“When you photograph people in color, you photograph their clothes. But when you photograph people in black and white, you photograph their souls!” – Ted Grant

On the camera

“The camera is an instrument that teaches people how to see without a camera.” – Dorothea Lange

“For me, the camera is a sketchbook, an instrument of intuition and spontaneity.” – Henri Cartier-Bresson

“The camera is an excuse to be someplace you otherwise don’t belong.” – Susan Meiselas

“Don’t pack up your camera until you’ve left the location.” – Joe McNally

On the nature of photography

“I tend to think of the act of photographing, generally speaking, as an adventure. My favorite thing is to go where I’ve never been.” – Diane Arbus

“Taking pictures is like tiptoeing into the kitchen late at night and stealing Oreo cookies.” – Diane Arbus

“The mission of photography is to explain man to man and each man to himself.” – Edward Steichen

“I realize more and more what it takes to be a really good photographer. You go in over your head, not just up to your neck.” – Dorothea Lange

Your favorite quotes are a clue to who you are as a photographer, and they’ll help you see that you’re not alone in your approach to photography.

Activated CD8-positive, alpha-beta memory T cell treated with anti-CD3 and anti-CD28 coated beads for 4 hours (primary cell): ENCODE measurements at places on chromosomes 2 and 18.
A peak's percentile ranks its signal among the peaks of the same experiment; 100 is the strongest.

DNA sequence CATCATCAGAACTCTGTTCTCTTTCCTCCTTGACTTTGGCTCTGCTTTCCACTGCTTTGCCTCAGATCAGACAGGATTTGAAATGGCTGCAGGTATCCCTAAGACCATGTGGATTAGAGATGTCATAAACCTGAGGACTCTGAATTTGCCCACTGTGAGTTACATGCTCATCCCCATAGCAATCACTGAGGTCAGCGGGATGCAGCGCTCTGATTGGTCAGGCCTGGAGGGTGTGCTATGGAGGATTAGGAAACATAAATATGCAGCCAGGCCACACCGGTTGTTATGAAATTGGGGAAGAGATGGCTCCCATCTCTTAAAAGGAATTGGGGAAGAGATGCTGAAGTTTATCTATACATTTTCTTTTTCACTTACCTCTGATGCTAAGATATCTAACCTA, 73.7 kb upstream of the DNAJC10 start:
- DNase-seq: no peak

A lovely moment.


A slightly awkward, lovely moments.

6. Dream up the future

Dream big in the pages of your journal. While you’re at it, dream too big. After a little while of dreaming too big, you’ll be far more capable of doing those big things you never thought you could before.

You’re already working through frustrations and tracking your progress toward goals. This means that you’re learning to create the process that helps you achieve those (too) big dreams.

Maybe you’ve got this wild idea of taking a long trip and documenting your journey. You’ve got yourself fired up within the pages of your journal. But is it realistic in real life? Probably not. Can you afford it? Can you handle it? Not likely.

Go ahead and feel the frustration of dreaming too big, and having that dream start to fade away. Feel it until you realize it as a deep frustration. Now work through that frustration in your journal. Fight your way to make it real.

Thanks to my journal, I almost signed the lease on an expensive studio space. But backed out at the last minute. I had dreamed a little too big.